2022 Federal Budget: What it means for Individuals

Cost of living featured in the 2022 Federal Budget – with tax breaks, petrol and superannuation key themes.

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Unsurprisingly this year’s Budget includes a number of sweeteners to assist with the rising cost of living.

Contrary to reports that it would not be continued, the Low and Middle Income Tax Offset will be extended for another year. The low and middle income tax offset allows those earning up to $126,000 to receive up to $1080 after they’ve submitted their tax returns. In addition to this, there will be a further payment of $420 for the current year, taking the payment up to $1500 for those eligible. Those earning more than $126,000 will receive neither payment, while those with tax payable of less than $1500 will receive a lower amount.

If you’re eligible, payments for the 2021-22 income year will be paid from 1 July 2022 when you submit your tax returns for the current financial year.

In addition, a widely flagged one-off, income tax-exempt payment of $250 will be paid automatically to all eligible pensioners, welfare recipients, veterans and eligible concession card holders in April 2022.

Also widely flagged is a reduction in fuel excise by 50 per cent for 6 months. This will see excise on petrol and diesel cut from 44.2 cents per litre to 22.1 cents per litre. The measure will commence from 12.01am on 30 March 2022 and will remain in place for 6 months, ending at 11.59pm on 28 September 2022, and should reduce the cost of filling up a standard tank by about $11. This measure will cost the Budget several billion dollars.

The Home Guarantee Scheme will be extended for those eligible, to 50,000 places for 3 years from next financial year, and 35,000 a year ongoing. These will include 35,000 guarantees per year for the First Home Guarantee, which was formerly known as the First Home Loan Deposit Scheme, 5,000 places for the Family Home Guarantee, and 10,000 places per year to 30 June 2025 for a new Regional Home Guarantee, that will allow those who have not owned a home for 5 years to purchase a new home in a regional location with a minimum 5 per cent deposit.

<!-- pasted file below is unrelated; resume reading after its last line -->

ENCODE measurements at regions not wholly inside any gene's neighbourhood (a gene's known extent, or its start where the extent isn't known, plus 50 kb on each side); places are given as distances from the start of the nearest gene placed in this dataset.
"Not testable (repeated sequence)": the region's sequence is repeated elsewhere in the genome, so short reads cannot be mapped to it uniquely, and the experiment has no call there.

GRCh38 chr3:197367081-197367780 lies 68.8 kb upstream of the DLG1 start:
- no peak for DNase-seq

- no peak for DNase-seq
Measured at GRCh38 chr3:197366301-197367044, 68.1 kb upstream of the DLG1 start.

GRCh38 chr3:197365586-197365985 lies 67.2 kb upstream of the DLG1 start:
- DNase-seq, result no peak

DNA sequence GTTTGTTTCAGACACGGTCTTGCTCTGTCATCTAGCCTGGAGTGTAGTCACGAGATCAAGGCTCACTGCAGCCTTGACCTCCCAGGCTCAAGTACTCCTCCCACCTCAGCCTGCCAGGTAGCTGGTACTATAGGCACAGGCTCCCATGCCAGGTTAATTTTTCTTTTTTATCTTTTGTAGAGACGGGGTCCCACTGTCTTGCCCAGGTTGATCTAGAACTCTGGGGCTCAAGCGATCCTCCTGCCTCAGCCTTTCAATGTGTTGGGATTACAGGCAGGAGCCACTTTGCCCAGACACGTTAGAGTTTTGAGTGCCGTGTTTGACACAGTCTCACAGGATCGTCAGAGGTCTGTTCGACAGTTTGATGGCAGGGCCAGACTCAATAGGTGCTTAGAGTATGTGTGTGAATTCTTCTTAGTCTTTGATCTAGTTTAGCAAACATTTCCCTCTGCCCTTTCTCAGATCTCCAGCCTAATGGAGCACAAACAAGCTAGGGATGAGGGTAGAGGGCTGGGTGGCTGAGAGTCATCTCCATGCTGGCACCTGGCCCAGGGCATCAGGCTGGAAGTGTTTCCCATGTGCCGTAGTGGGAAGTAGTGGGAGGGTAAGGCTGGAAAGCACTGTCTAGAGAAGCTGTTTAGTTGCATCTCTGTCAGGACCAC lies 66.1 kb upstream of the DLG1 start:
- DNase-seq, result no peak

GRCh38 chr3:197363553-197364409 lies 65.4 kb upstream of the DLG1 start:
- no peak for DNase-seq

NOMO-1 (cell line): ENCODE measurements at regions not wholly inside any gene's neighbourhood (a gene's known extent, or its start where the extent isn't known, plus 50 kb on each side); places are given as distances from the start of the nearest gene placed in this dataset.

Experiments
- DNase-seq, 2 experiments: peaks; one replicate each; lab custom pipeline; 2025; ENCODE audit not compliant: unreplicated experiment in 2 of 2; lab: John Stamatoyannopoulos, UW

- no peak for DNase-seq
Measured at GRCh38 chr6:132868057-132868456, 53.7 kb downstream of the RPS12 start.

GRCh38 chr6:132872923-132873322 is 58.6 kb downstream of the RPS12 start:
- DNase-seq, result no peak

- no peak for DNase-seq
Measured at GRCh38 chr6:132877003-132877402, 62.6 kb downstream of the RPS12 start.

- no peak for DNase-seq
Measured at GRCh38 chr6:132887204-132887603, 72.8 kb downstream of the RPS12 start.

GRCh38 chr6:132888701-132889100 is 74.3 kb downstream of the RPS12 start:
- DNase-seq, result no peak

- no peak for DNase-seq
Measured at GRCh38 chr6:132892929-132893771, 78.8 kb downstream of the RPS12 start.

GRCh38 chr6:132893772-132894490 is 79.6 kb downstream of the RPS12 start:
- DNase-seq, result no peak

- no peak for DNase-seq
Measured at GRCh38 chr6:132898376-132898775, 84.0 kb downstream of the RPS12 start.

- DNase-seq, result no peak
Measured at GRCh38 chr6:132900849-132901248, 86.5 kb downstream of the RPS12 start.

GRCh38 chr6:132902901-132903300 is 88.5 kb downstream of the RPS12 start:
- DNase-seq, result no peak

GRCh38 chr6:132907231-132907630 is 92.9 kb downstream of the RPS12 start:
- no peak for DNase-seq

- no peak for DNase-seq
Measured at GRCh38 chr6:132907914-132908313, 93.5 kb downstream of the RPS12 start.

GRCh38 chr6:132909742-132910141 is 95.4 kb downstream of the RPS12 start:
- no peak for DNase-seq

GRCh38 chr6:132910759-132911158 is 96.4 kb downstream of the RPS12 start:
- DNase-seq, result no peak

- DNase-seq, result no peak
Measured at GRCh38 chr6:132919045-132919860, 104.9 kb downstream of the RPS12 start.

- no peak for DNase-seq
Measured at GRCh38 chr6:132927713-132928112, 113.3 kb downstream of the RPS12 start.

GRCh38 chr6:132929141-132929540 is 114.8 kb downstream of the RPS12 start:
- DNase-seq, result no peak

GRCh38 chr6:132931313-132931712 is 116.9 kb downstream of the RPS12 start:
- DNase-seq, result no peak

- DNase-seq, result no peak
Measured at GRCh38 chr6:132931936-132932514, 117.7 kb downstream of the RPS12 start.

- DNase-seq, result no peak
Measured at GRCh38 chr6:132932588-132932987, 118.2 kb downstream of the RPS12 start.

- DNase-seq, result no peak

For those receiving a superannuation income stream, the 50 per cent reduction of the superannuation minimum drawdown requirements for account-based pensions and similar products has been extended for a further year to 30 June 2023.

The Paid Parental Leave scheme will be amended by rolling Dad and Partner Pay into Parental Leave Pay to create a single scheme of up to 20 weeks, fully flexible and shareable for eligible working parents as they see fit. The Paid Parental Leave can be taken any time within 2 years of the birth or adoption of a child. The income test will also be broadened to have an additional household income eligibility test. These changes will not result in any existing eligible claimants being worse off.

There are also some very attractive measures for small business, including a skills and training boost to support small businesses to train and upskill their employees. The boost will apply to eligible expenditure incurred from Budget night until 30 June 2024. Small businesses (with aggregated annual turnover of less than $50 million) will be able to deduct an additional 20 per cent of expenditure incurred on external training courses provided to their employees, meaning a total deduction of 120% on the expenditure. The external training courses will need to be provided to employees in Australia or online, and delivered by entities registered in Australia.

Small businesses (with aggregated annual turnover of less than $50 million) will also be able to deduct an additional 20 per cent of the cost incurred on business expenses and depreciating assets that support digital adoption, such as portable payment devices, cyber security systems or subscriptions to cloud-based services. An annual cap will apply in each qualifying income year so that expenditure up to $100,000 will be eligible for the boost.

 

Important information and disclaimer
Sources: Budget Measures Budget Paper No. 2 2022–23
This material has been prepared by nabtrade, the information, trading and settlement service provided by WealthHub Securities Limited and based on https://budget.gov.au/2022-23/content/bp2/download/bp2_2022-23.pdf, 29 March 2022. No warranty is made as to its accuracy, reliability or completeness. This website contains general advice only, and has been prepared without taking into account your personal objectives, financial situation or needs. Before acting on the information on this website, you should seek professional advice including independent taxation advice and consider whether it is appropriate for you in light of your objectives, financial situation and needs. WealthHub Securities Limited ABN 83089718 249 AFSL No. 230704 is a Market Participant under the ASIC Market Integrity Rules and a wholly owned subsidiary of National Australia Bank Limited ABN 12 004 044 937 AFSL  230686 (NAB). WealthHub’s obligations do not represent deposits or other liabilities of NAB. NAB does not guarantee its subsidiaries’ obligations or performance, or the products or services its subsidiaries offer.